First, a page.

An alternate theory of Roles – the CHK model
There’s an interesting theory of roles in instances that’s popped up a few times. I’d dismissed it the first few times, but am becoming intrigued – enough that I’m going to discuss it here. It goes by various labels, but the concept is what brings mine. Simply stated, there are three roles in the instance team – crowd Controllers, Healers, and Killers. Yes, this means that tanking is defined as a type of crowd control. So, by the way, is kiting. (hmmm)
It makes great deal of sense, actually, not least because it takes a number of excess duties and focuses them all as a central element. You heal the party, and you kill the mobs, and you control the mobs’ participation in the combat.
What I like about the theory is that it brings player – or at least class – abilities in to sharper focus. At the same time it allows “all hunter” (or all whatever) groups to ‘follow the rules’ instead of being exceptions. It allows me to designate duties better. Such as:
Kill team leader (KTL) is responsible for selecting which mob to kill now, and all killteam members should follow the direction of the KTL. The KTL may choose to select a mob ‘out of order’ (different from what was indicated in marking) due to the situation. The team should have a means of knowing when this happens – my recommendation is by using an assist macro. The KTL should be the partymember LEAST likely to have CT or HT duties midbattle. OUT OF INSTANCE TRAINING of kill team members should emphasize the ability to switch from secondary task (CT or HT) back to the KTL’s designated target.
Control team leader (CTL) is responsible for determining what mobs are brought to battle in what order, and what party members those mobs will be attacking. The CTL may not actually pull, but will decide which party member pulls. The CTL should be responsible for marking to aid in identifying which mob is controlled in what fashion. The CTL will need to be aware of all forms of CC available, which are sustainable/repeatable, and their duration and likelihood of failure. OUT OF INSTANCE TRAINING of CT members should be working on ALL their CC capabilities. As an aside, I’ve noticed that few players regardless of class work on all their abilities. A few classes are commonly skilled at a couple of abilities, but still not all: Rogues are usually completely competent at sap, but rarely ready to use blind; Mages are usually very good at polymorph and frost nova, but rarely practice kiting (especially blink-kiting). ADDITIONAL TRAINING – all party members (but ESPECIALLY the KTL) should be aware of what CC allows and what is negated by other player actions (usually damage). At a minimum, “if it’s not Tanking or Kiting, leave it alone”.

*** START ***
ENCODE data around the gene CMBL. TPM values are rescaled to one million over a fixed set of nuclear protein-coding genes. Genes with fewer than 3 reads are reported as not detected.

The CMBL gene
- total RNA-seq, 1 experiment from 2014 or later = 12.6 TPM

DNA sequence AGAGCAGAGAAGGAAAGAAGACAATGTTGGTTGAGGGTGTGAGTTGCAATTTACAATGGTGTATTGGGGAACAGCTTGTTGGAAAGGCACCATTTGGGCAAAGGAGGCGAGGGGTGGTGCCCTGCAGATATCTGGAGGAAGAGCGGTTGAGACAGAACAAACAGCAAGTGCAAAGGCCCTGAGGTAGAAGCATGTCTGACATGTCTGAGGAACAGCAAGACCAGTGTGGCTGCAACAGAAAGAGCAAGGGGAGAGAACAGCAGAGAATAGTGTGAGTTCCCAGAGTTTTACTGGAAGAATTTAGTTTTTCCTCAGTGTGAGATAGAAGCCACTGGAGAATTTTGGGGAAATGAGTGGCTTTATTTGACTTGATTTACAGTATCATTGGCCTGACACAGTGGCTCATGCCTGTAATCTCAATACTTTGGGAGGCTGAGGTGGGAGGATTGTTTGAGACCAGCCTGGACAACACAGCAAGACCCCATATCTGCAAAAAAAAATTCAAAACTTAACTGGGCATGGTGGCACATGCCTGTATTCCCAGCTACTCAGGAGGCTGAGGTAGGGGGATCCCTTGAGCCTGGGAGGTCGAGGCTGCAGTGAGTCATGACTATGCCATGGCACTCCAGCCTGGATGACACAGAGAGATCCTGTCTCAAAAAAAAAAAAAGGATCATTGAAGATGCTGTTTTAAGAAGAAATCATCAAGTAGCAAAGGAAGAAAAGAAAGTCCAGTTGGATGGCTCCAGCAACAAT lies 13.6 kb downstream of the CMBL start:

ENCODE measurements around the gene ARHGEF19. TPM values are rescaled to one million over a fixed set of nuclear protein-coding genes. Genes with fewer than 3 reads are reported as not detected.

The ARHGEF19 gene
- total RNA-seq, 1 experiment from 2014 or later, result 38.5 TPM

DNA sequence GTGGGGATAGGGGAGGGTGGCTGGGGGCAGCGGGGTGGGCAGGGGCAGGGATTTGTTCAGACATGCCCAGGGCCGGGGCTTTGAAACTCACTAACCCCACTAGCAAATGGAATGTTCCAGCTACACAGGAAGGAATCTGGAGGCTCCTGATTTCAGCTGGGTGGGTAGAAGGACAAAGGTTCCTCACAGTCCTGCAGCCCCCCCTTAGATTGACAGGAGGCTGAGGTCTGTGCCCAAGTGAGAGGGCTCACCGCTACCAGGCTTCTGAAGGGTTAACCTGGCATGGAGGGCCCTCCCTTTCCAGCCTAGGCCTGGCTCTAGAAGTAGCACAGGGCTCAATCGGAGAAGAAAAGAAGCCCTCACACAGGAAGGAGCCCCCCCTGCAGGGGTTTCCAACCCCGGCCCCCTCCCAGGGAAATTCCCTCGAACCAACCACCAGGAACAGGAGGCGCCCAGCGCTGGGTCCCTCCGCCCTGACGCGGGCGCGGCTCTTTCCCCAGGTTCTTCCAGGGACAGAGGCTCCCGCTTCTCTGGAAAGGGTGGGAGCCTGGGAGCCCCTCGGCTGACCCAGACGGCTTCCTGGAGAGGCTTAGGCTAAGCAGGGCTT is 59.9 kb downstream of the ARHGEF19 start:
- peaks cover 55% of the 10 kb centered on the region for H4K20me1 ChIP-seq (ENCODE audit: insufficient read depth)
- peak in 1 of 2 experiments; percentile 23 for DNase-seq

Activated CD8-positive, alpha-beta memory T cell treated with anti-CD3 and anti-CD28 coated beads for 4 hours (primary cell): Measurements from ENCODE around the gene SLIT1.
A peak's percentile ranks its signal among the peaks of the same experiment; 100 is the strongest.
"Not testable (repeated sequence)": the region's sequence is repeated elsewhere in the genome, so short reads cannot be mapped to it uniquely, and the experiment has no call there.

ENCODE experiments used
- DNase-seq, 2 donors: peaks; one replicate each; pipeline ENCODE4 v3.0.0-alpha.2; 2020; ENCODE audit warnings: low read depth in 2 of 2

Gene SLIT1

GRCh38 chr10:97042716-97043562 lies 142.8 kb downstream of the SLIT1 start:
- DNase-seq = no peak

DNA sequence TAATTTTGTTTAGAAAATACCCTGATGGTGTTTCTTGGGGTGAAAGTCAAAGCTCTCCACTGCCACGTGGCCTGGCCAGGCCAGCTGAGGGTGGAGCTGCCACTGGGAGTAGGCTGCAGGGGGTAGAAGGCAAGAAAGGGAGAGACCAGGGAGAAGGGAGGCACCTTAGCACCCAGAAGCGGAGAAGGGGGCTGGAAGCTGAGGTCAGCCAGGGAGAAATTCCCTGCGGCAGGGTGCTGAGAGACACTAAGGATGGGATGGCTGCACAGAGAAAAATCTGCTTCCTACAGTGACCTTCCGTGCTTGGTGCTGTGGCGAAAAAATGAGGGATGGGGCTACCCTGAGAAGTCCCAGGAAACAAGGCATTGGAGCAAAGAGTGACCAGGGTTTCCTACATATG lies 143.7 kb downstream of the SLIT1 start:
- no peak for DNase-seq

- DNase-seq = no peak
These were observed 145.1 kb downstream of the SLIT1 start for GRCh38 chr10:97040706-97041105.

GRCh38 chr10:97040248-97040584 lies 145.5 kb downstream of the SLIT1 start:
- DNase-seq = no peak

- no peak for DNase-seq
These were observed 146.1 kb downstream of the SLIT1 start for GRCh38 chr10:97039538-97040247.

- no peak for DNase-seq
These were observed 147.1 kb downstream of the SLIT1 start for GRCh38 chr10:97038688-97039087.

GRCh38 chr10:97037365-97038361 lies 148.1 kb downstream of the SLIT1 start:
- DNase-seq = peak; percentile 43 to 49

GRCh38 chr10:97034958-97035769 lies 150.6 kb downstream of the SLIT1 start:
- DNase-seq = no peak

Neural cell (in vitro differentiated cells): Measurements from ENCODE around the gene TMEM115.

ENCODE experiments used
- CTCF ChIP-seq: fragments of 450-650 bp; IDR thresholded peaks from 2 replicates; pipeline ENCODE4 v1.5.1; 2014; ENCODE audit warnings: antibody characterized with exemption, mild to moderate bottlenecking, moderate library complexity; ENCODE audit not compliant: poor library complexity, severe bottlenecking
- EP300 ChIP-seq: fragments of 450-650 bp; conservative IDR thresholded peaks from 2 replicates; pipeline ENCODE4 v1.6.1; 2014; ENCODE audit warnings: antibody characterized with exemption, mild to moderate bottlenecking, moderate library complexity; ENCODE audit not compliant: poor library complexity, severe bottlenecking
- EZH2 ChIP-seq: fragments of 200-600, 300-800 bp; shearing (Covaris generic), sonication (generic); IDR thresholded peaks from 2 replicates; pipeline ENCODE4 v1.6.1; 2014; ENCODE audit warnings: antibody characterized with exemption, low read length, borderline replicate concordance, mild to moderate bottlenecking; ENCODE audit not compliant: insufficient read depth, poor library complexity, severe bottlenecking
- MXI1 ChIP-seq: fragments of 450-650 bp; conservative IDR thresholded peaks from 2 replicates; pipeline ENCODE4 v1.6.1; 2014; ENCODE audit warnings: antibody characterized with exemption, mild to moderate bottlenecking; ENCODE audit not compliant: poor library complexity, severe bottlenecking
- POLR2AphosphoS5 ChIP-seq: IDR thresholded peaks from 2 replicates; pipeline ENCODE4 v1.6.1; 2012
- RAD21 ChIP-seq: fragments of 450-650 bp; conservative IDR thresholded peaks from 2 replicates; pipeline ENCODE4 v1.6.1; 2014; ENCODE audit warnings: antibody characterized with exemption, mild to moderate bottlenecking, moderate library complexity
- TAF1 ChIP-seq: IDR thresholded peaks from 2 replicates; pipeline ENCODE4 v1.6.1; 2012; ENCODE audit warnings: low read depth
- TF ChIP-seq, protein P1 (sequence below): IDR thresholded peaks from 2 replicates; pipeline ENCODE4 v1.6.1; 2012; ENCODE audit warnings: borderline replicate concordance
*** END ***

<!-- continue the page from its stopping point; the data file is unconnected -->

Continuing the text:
Heal Team leader is responsible for determining the priority of survival of party members and coordinating healing to try and keep all members alive. Management of mana regeneration (and awareness of mana status) is part of this task, as is appropriate use of bandages. OUTSIDE TRAINING will be on all these factors plus selecting the “right heal for the situation”. The HTL should be the player LEAST likely to have KT or CT assignments, though every player class has some CC capability.
Consequences… While all classes are able to do (thanks to bandages and potions) all duties, some are significantly better at doing one over the others. Since the CC role is the new one, it’s the one for which “best” is tentative. I’m going with the current evaluation – but want to note it may change soon.
A “good” CC class is one which can provide sustainable, repeatable CC on most if not all mob types. This makes the “best” CC classes those that can tank consistently, those that can kite consistently, and those which have other abilities that fit the “good” definition. At this point in time, then, my “top classes” for CC are (not necessarily in order) Warriors (tank) Druids (tank, cat-kite, hibernate), Hunters (traps are all classes, kite). Note all three can (and do) contribute to at least one of the other two teams.
I doubt the WoW community (among others) will shift to considering Tanking as a form of Crowd Control and CC as a Primary Role in itself. And yet, it gives an interesting ability for the planner to assign tasks and responsibilities — and the leaders of a group a basis for evaluating skills.